Save Wisconsin's Earned Release Program

For WNPJ's 20th anniversary, a grassroots lobby day was held on February 23, 2011.  One of the focus issues was the opposition of Arizona-like Anti-Immigration Policies.  Below is information that was created for the lobby day and to help with on-going advocacy.

Issue Backgrounder: Earned Release Program

Wisconsin's Earned Release Program, created in 2009, established a commission to review petitions for release from inmates who are:

  • Nonviolent offenders
  • Within 12 months of completing their sentences
  • Have earned “good time” by following prison rules and participating in programs which can reduce their risk of re-offending

Prisoners who meet one of the following conditions are also eligible:

  • Are age 65 and have served at least 5 years of their sentence
  • Are age 60 and have served 10 years of their sentence
  • Have an “extraordinary” health condition or need medical care not available in prison

At the time of its passage, the Doyle administration estimated 3,000 Wisconsin prisoners would be eligible for Earned Release and calculated savings over the first two years of the program as $30 million, but the program began very slowly – as of May 2010, only 138 had been approved for release and 93 had actually been released.


ASK FOR LEGISLATORS:  We ask that the legislature give the Earned Release program a chance and oppose any effort at repeal this much-needed program


What the critics are saying – and our responses:

Criticism: Earned Release is freeing dangerous criminals, endangers the public.

Response: First of all, the program is restricted to nonviolent offenders. Second, although it is possible that a person released through Earned Release may go on to re-offend, but this isn't a fair way to judge the program (unless you're willing to argue we shouldn't release anyone at any time.) The current recidivism rate in Wisconsin is nearly 40% for all prisoners released from prison, Earned Release's requirements make its participants significantly less likely to re-offend.

Criticism: The program burdens local government by releasing prisoners into the community without taking into account the money needed at the local level to handle this influx of former prisoners.

Response: It currently costs about $30,000 to keep one prisoner in a Wisconsin prison for one year. So yes, some of the savings from Earned Release should be sent to communities to support reintegrating former prisoners. But generally speaking, the opponents of Earned Release don't support those programs either.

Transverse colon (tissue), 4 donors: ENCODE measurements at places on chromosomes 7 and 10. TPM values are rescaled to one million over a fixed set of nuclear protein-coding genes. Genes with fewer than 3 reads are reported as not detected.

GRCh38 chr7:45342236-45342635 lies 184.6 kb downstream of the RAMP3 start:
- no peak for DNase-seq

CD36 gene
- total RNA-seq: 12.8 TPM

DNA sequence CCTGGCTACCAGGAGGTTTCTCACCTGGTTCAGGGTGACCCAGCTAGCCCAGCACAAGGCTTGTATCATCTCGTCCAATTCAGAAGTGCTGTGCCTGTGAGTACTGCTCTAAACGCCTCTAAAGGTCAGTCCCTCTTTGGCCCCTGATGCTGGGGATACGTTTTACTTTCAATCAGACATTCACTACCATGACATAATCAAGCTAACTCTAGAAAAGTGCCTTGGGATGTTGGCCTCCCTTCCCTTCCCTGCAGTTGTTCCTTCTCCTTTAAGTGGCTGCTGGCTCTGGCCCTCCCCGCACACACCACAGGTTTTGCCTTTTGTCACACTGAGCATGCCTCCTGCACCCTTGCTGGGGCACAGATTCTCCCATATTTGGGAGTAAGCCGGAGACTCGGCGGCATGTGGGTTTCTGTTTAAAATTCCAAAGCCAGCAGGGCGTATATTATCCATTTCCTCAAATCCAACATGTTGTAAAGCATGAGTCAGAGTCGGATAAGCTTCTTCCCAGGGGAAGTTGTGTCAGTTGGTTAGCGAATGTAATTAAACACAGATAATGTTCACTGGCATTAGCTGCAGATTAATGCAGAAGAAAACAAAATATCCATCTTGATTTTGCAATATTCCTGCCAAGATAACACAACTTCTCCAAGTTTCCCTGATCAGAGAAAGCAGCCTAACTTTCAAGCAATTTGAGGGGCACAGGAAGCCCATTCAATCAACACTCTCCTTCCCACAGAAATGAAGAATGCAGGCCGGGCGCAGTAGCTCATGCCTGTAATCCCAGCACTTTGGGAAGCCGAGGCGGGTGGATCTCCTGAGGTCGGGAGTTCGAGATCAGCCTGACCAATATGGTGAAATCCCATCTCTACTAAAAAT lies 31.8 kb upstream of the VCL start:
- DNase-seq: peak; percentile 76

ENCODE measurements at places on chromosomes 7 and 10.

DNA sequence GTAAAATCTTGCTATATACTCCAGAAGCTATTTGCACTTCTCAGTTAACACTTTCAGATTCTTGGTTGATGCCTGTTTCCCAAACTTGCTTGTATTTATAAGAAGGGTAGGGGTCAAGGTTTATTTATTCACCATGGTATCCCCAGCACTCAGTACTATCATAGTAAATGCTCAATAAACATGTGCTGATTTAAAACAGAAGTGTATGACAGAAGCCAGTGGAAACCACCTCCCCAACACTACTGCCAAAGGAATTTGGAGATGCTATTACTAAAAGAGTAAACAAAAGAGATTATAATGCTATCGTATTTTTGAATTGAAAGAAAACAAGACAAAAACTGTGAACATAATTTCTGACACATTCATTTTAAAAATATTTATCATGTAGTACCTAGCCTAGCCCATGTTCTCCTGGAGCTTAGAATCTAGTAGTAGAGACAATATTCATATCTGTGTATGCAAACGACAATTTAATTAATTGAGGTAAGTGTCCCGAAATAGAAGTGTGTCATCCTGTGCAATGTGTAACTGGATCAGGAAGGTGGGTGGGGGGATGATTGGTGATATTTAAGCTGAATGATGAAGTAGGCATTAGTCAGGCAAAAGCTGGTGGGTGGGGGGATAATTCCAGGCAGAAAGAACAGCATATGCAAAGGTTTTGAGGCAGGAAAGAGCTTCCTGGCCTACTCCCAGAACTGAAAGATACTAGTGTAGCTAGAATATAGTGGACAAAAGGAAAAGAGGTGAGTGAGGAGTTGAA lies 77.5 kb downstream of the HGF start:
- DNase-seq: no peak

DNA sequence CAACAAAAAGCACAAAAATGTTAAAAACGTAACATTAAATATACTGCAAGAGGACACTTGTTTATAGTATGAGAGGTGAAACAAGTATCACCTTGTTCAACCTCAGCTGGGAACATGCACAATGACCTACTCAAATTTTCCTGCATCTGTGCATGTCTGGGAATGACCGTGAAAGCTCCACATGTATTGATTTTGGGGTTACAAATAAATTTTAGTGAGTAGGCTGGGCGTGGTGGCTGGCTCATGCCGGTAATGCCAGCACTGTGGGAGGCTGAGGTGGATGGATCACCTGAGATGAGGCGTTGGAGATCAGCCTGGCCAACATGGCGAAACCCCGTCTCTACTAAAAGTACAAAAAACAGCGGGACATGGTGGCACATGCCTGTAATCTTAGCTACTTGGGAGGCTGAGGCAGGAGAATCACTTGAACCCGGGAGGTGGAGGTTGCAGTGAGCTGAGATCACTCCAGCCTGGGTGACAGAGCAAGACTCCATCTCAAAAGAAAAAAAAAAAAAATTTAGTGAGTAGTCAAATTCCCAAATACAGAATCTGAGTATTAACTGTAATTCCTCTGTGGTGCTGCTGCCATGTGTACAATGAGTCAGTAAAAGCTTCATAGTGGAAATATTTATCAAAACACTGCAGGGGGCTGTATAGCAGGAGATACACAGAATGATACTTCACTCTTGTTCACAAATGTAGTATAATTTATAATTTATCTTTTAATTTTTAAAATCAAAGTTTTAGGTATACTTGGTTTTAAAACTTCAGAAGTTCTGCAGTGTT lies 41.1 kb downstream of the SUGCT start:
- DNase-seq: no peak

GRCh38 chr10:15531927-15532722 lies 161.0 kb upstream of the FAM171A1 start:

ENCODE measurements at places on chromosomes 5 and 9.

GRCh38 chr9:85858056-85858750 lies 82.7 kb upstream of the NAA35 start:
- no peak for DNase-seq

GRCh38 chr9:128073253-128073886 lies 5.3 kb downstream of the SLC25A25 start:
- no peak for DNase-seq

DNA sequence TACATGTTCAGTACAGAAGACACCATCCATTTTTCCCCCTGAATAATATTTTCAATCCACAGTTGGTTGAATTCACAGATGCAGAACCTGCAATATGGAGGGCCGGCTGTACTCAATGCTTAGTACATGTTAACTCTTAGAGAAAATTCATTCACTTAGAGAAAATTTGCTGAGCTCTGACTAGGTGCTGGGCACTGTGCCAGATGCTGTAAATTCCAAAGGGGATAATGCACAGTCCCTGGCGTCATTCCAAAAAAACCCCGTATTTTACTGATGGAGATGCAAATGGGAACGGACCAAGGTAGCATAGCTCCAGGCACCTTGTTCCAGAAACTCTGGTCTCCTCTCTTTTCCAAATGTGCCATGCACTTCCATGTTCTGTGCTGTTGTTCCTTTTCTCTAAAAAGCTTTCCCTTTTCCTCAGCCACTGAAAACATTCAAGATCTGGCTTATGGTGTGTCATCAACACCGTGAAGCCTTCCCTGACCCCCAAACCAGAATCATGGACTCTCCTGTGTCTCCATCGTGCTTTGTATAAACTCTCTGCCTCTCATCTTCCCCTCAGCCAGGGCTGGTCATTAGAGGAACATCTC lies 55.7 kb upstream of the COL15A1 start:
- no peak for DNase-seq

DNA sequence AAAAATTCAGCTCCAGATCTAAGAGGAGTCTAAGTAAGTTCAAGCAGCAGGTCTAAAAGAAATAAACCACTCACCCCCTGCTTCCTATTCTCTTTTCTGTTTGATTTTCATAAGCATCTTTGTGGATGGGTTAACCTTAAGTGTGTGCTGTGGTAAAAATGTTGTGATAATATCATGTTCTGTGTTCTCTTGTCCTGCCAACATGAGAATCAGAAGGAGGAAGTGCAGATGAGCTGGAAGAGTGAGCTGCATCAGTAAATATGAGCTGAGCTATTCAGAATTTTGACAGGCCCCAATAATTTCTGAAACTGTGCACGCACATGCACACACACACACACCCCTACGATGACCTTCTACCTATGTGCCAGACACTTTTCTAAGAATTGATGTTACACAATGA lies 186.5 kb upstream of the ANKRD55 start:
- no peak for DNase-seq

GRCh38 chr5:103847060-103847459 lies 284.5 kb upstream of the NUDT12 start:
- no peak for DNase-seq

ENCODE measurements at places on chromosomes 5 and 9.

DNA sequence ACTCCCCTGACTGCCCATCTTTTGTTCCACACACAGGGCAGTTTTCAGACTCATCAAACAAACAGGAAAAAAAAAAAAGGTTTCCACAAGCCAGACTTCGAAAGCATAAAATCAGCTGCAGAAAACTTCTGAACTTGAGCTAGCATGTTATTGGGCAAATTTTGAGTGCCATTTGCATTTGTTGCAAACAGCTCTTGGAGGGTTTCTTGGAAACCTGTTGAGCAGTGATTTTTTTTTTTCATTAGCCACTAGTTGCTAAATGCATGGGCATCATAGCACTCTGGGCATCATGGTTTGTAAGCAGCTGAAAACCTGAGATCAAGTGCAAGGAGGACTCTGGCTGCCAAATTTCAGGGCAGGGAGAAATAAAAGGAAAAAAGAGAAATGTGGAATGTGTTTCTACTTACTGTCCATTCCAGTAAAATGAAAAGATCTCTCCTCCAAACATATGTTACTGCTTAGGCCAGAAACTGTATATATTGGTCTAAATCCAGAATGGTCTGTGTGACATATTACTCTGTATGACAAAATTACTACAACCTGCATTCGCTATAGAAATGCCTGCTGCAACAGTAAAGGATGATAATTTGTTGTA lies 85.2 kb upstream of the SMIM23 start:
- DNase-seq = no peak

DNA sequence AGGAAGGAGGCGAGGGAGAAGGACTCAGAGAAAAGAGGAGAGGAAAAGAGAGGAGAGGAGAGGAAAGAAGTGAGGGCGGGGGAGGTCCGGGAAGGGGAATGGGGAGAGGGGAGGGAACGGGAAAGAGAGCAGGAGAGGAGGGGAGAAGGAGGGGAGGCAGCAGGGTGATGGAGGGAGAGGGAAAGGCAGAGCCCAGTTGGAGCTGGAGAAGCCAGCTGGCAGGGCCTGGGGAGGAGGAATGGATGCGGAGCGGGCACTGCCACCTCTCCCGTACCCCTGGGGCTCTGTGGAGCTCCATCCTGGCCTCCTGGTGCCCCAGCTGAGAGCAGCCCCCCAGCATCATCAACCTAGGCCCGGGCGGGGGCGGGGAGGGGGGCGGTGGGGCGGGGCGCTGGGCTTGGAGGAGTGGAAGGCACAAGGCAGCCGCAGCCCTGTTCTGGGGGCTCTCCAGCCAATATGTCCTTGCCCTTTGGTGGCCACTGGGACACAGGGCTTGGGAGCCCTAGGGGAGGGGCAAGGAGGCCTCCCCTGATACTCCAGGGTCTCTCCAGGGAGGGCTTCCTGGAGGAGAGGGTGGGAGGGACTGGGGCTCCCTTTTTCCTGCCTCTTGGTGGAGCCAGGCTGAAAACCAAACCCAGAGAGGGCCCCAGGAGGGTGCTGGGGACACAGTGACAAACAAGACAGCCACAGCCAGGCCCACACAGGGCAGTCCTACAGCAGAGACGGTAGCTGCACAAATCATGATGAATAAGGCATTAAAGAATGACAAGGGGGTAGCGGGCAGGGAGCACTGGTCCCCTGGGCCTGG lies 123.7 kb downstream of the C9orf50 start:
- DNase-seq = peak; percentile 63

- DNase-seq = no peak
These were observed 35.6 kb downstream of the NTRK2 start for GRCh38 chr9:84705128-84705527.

Quick Facts:

Wisconsin imprisons about three times as many people as Minnesota, even though both states have roughly equal populations and crime rates.

Wisconsin now spends as much to imprison roughly 20,000 inmates (more than $1 billion a year) as it spends on the 173,000 students and 28,500 faculty and staff in its university system.

Wisconsin imprisons its African-American population at a rate twelve times that of whites, the highest racial disparity in imprisonment rates in the nation.

Other states that have recently implemented Earned Release programs: Texas, Nevada, Indiana, Michigan



  • Join WNPJ’s Prisons work group by contacting the office at (608) 250-9240 or emailing WNPJ Program Director Steve Burns at:
  • Check back at the WNPJ website: for updates.

Additional issues/campaigns

  • Reading groups on Michelle Alexander's book, The New Jim Crow: Mass incarceration in an age of colorblindness.
  • Winning voting rights for those on probation and parole
  • Challenging Department of Corrections restrictions on prisoners access to books
  • Saving Wisconsin's prison farms, which provide useful work and job training to prisoners while providing healthier food to prisons and staff

And please support the following WNPJ member groups which work on prison issues and voting rights:


Madison-area Urban Ministry
Contact: Linda Ketcham
Address: 2300 S. Park St. Suite 2202, Madison WI 53713
Phone: (608) 256-0906 E-Mail:  

Money, Education and Prisons Task Force
Contact: Esther Heffernan, O.P.
Address: PO Box 5311, Madison, WI 53705
Phone: 608-663-2218
E-Mail: or  

Wisconsin Books to Prisoners
Contacts: Camy Matthay, John Peck, Sarah Quinn, Dennis Bergren and Molly Stentz
Address: Rainbow Bookstore, 426 W. Gilman, Madison WI 53703
Phone: 608-257-6050

American Civil Liberties Union of Wisconsin
Contact: Stacy Harbaugh
Address: 122 State St., Suite 200, Madison WI 53701
Phone: 608-469-5540 FAX: 608-255-2688